THE owners of a famous D-Day vessel moored in Southampton have launched a last-ditch attempt to save her from the scrapyard.

With the 75th anniversary of the landings just two weeks away, they have published a proposal to move the former HMS Calshot to Mayflower Park and open her to the public.

Calshot occupies a berth in Southampton docks but Associated British Ports (ABP) wants her to leave the port by the end of next month.

Now, with time rapidly running out, members of the Tug Tender Calshot Trust are calling for her to be given a new home and turned into a tourist attraction.

It follows the launch of Southampton’s bid to become City of Culture 2025.

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Cllr Satvir Kaur, the city council’s cabinet member for culture, said the authority wanted to help the trust find an alternative location for Calshot but “did not have the resources required”.

However, trust bosses are planning to press their case when the council’s head of culture, Carolyn Abel, visits the vessel tomorrow.

Calshot was launched in 1929 and helped manoeuvre the world’s greatest ocean liners before being renamed HMS Calshot ahead of the D-Day landings on June 6 1944.

She transported sections of the famous Mulberry Harbour to France and also served as a “non-assault HQ ship”.

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But the Southampton-built vessel was declared unseaworthy by the Maritime and Coastguard Agency in 2017. Her owners say the 90-year-old vessel is slowly deteriorating and should be moved ashore to preserve her for the nation.

They are urging ABP to tow her to Mayflower Park and surround the vessel with dredged material, effectively turning her into a land-based attraction.

Trust members outlined their proposal at a meeting with council chiefs and representatives from ABP at a meeting last November. Now, with next month’s deadline looming, they are stepping up their campaign.

The chairman, Terry Yarwood, said the deadline imposed by ABP could easily be extended.

He added: “Calshot would be located in an extension to Mayflower Park and would not interfere with Southampton Boat Show. She is the last surviving D-Day headquarters ship and is therefore extremely important. This is the last chance to save her.”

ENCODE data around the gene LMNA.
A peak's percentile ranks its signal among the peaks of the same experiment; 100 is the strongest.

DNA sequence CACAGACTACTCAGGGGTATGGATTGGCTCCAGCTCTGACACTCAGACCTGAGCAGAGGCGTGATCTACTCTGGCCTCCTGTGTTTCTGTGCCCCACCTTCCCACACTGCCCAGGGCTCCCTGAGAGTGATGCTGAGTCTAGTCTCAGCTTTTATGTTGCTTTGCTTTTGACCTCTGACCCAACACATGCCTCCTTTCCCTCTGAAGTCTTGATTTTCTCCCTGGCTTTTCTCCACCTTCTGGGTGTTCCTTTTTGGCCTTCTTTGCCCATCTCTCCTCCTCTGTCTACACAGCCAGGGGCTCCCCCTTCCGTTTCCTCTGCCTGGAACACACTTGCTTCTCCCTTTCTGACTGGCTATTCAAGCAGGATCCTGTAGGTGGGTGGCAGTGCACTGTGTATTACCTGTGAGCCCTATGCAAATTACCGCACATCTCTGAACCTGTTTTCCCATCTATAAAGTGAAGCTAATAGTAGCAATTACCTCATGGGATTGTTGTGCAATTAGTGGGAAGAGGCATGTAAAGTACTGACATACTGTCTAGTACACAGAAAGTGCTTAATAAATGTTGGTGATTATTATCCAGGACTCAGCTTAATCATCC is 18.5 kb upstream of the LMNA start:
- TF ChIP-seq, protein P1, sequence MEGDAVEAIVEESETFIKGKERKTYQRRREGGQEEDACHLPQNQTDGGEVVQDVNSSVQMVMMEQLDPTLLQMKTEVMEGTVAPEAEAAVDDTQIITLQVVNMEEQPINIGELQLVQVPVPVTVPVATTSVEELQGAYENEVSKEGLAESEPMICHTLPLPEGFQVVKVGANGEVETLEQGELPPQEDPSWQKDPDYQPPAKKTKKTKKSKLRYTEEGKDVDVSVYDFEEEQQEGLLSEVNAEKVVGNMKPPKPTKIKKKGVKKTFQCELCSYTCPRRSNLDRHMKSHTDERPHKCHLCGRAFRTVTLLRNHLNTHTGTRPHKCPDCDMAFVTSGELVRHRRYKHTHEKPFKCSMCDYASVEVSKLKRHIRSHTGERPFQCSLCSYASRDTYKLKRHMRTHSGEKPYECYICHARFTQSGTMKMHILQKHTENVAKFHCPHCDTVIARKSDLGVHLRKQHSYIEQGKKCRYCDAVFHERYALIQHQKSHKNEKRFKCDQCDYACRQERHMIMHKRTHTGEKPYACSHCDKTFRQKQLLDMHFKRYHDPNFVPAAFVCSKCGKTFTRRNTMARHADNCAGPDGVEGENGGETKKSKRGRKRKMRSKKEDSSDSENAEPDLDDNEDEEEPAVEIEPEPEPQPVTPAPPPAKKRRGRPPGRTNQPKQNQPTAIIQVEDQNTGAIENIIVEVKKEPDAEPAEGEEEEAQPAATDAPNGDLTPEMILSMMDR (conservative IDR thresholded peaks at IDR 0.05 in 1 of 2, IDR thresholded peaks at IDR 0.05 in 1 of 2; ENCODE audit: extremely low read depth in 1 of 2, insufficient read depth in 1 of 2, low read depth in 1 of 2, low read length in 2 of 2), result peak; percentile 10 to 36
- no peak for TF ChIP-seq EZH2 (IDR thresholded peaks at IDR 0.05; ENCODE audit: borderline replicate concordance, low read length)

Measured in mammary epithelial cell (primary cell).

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An ABP spokesman added: “After many years supporting this ship, we have been working with the trust and the city council to help find a viable future for the vessel.”

The spokesman declined to make any further comment.

Southampton Itchen MP Royston Smith cited plans to redevelop Mayflower Park, adding: “My preferred option would be for some accommodation to be reached with ABP.”

Calshot was one 7,000 ships which took part in the D-Day landings and helped change the course of the war.

Shortly after the Second World war began the Southampton-based Calshot was requisitioned by the Admiralty and renamed HMS Calshot to reflect her new military role.

She was sent to Scapa Flow before being transferred to Gourock on the River Clyde in 1942. There she acted as tender to two trans-Atlantic liners, the Queen Elizabeth and the Queen Mary, which were being used to transport troops and supplies to the UK from America.

Before Calshot returned to the south the Clyde Admiralty Berthing Officer sent a letter to Calshot’s master.

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It said: “It did not take long to find the Calshot could be depended upon to do anything at any time and do it efficiently, thereby giving complete satisfaction at all times.

“My best wishes go with you in your new sphere of activities, knowing well that whatever your particular job may be, the Calshot can be depended upon to give her best.”

In May 1944 HMS Calshot headed south ahead of D-Day.

Mayflower Park is next to Southampton docks which was a hive of activity during the build up to the Normandy landings.